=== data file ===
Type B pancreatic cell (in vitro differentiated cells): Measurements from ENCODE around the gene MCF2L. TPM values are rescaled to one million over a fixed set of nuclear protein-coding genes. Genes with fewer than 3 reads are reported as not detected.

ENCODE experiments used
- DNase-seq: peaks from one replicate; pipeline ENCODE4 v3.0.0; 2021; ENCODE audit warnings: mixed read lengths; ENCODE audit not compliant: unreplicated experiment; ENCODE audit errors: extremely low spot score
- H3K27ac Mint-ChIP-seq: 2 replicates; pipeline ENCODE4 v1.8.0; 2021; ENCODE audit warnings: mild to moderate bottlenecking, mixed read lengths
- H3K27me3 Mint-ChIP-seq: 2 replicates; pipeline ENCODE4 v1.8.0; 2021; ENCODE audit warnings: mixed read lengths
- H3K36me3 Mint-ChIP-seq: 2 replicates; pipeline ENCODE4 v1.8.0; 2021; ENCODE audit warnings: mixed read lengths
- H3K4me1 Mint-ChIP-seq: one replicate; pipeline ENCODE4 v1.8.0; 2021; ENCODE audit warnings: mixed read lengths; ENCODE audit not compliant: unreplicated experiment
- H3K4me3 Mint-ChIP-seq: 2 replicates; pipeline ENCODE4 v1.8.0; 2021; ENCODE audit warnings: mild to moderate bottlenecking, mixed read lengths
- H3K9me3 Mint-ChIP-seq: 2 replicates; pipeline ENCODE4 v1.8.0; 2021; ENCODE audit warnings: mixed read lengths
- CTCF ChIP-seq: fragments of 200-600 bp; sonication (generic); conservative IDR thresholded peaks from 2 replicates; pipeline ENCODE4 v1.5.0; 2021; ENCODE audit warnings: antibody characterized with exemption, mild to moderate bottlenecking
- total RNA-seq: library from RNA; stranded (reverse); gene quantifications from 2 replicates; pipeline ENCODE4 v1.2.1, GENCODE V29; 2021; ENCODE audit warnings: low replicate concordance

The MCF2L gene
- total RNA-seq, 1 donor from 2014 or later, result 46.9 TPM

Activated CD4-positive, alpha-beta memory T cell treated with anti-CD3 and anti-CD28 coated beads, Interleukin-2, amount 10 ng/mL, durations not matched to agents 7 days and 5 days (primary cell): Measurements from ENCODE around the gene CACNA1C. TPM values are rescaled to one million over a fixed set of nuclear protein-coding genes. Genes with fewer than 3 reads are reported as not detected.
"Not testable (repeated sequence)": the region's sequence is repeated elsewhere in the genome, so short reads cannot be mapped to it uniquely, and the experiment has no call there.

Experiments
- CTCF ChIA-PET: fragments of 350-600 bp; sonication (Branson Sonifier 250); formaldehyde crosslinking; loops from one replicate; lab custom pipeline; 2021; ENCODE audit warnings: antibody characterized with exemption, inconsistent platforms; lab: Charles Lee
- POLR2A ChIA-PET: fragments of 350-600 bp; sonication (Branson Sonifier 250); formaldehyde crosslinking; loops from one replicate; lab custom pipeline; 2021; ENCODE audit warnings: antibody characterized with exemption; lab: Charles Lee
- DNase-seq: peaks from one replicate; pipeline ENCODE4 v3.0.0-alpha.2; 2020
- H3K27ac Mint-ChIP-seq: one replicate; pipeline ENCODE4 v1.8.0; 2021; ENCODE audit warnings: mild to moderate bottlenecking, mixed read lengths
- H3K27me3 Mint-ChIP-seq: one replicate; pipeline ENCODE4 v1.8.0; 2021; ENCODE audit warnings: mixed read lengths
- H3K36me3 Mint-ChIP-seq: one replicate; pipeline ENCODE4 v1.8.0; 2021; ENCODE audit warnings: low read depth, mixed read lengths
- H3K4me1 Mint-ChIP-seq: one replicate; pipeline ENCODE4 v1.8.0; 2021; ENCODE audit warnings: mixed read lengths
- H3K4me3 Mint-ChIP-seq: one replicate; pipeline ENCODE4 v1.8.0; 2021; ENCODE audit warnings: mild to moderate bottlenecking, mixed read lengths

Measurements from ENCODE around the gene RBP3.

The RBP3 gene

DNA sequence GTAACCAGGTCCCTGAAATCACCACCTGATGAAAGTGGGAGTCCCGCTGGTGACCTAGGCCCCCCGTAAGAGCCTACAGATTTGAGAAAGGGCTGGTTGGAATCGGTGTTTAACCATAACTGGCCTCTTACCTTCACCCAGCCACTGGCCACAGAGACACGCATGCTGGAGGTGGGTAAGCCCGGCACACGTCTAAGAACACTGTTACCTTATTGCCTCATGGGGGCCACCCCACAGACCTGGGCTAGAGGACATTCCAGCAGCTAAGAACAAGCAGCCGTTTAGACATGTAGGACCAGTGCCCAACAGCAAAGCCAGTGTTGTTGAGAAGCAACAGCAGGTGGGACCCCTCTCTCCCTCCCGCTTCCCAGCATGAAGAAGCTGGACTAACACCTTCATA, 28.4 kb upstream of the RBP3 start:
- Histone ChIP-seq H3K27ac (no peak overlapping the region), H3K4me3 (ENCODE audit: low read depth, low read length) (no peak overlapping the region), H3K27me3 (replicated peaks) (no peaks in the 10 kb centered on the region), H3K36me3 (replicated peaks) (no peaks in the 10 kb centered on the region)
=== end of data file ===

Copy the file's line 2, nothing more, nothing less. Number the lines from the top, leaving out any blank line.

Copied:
ENCODE experiments used